The situation can be viewed in the following Twitter post with a private analysis of the situation. It was a 0-2 goal for the visitors. Ultimately, the match ended in a 3-3 draw. The Catalans are fighting for relegation, and Atlético for the runners-up and promotion to the Spanish Super Cup.
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Espanyol, after the end of the match against Atlético Madrid, formally asked the Technical Committee of the Umpires for images or a sequence that would confirm the award of the second goal to the Madrid side after a decision taken by the VAR referees, which corrected the decision taken by the match referee. Recall that, as the rules themselves say, there should be a conclusive and irrevocable picture to change the referee’s decision.
This afternoon, we received a reply from the VAR project manager, Mr. Carlos Clos Gómez, in which he informed us that under the current rules it is not possible to share pictures or conversations regarding decisions made in the VOR room. However, he confirmed that the image used to overturn the referee’s decision and confirm Atlético’s second goal had been shown on television, using what is known as the spider cam [to ujęcie jest głównym zdjęciem naszego artykułu – przyp. red.].
Based on this, Espanyol wants to announce that:
1. The only image used to award a goal offers a perspective from which it is impossible to determine whether the ball has crossed the line in its entirety. Furthermore, all the club and third party analysis we have had access to shows the opposite, that at no point does the ball cross the line entirely.
2. This procedure does not meet the VAR protocol because you correct the referee’s decision without having a single conclusive evidence to do so. So there is a rigging of the match and gross negligence in the application of the rules and available technology. This leads to irreparable damage to our club in yesterday’s result and, as a result, our situation in the table.-
3. In addition, we believe that a precedent has been set this week that creates a new paradigm in the administration of sporting justice in Spanish football, as the Competition Committee has intervened in decisions that have previously been adjudicated on the pitch and in the VAR system. After playing Valencia’s match against Real Madrid, this Committee understood that in the action of that match, the use of technology and available images by the VAR referees “was completely biased, truncated and decisive for the referee’s error of judgment”. In connection with all this, it was decided to withdraw the red card shown to one player.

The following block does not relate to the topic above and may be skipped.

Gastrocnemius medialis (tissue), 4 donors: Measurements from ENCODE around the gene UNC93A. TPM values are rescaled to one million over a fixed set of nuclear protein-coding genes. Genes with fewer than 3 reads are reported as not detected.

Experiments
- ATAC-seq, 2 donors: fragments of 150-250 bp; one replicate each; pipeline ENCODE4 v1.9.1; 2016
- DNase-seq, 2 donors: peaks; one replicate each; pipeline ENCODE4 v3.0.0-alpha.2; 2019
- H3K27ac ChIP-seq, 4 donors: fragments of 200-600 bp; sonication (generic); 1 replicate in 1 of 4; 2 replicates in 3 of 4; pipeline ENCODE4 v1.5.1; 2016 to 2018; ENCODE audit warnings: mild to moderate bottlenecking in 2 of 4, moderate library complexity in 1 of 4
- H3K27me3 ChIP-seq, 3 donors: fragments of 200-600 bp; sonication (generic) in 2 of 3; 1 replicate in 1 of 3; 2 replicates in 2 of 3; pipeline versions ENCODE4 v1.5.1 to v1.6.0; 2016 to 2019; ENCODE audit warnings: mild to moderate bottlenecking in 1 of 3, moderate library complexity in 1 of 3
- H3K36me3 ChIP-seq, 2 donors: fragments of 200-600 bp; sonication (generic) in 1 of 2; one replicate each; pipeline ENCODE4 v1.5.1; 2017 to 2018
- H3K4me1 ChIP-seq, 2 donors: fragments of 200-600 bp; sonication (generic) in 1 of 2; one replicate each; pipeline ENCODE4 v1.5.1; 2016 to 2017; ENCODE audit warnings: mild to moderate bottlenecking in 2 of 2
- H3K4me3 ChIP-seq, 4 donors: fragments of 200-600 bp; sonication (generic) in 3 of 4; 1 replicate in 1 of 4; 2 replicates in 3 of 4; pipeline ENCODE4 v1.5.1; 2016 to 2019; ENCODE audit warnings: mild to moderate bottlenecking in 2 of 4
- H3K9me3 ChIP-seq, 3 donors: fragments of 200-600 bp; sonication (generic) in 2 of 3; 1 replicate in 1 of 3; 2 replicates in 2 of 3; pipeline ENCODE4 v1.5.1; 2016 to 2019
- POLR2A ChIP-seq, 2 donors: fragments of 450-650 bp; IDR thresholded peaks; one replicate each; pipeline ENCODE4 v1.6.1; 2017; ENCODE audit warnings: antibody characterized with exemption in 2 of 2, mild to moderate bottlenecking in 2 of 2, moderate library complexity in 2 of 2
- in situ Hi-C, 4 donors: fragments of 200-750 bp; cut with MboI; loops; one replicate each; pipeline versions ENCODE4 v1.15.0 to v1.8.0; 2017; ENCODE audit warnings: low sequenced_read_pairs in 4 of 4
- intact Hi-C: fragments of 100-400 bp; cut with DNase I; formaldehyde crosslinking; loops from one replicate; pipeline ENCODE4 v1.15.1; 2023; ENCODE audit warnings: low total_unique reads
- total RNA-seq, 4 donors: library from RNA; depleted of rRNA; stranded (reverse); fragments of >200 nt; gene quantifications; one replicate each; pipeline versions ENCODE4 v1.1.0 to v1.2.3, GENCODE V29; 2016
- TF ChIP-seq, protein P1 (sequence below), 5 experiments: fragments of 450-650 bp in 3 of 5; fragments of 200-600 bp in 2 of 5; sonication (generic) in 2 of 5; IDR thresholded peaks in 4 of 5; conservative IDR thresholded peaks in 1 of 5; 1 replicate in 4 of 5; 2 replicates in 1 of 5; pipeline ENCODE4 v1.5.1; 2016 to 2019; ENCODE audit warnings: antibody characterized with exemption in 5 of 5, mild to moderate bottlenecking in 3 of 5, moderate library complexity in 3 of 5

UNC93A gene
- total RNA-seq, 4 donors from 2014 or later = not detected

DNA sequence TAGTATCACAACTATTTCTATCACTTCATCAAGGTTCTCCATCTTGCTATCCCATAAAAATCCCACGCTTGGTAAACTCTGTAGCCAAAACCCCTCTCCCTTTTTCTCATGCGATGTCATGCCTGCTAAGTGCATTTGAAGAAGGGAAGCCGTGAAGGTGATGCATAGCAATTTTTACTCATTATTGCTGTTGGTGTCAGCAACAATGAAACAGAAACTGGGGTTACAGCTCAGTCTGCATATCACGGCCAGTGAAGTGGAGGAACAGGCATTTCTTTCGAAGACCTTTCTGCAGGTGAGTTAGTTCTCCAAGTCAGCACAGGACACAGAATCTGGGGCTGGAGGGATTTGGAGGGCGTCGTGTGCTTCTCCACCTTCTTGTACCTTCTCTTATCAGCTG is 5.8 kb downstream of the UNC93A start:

This new paradigm should, in our understanding, be applied to us as well, and should have been applied by the Committee as well, one of many examples, in our Matchday 33 match at the Ramón Sánchez Pizjuán Stadium, which awarded Sevilla’s first goal after action resulting from a foul on our player Brian Oliván, as the referee was not shown a VAR (available) replay in which the foul could be clearly assessed.
4. Because of all this, Espanyol recognizes that its rights have been violated and we feel deeply offended. Therefore, as a result, we proceed to sue yesterday’s match and therefore declare it invalid. At the same time, Espanyol, in defense of its interests, is analyzing possible legal action due to the possible damage to its assets resulting from this situation. It seems extremely important to mention that we are not trying to report the existence of human error, which is inherent in the nature of sport. Espanyol is complaining to the Federation’s Competition Committee about the presence of serious negligence in the conduct of the refereeing team selected for this meeting, specifically on the part of the VARs selected by the Federation. This led to an obvious and glaring material error, but also irreparable losses to Espanyol, both sporting and potentially financial.
We don’t think it’s compatible to brag about the highest standards, and at the same time “biased and cut-off” use of technology that is clearly insufficient. Aspirations to the best competitions in the world, apart from good intentions, also require action.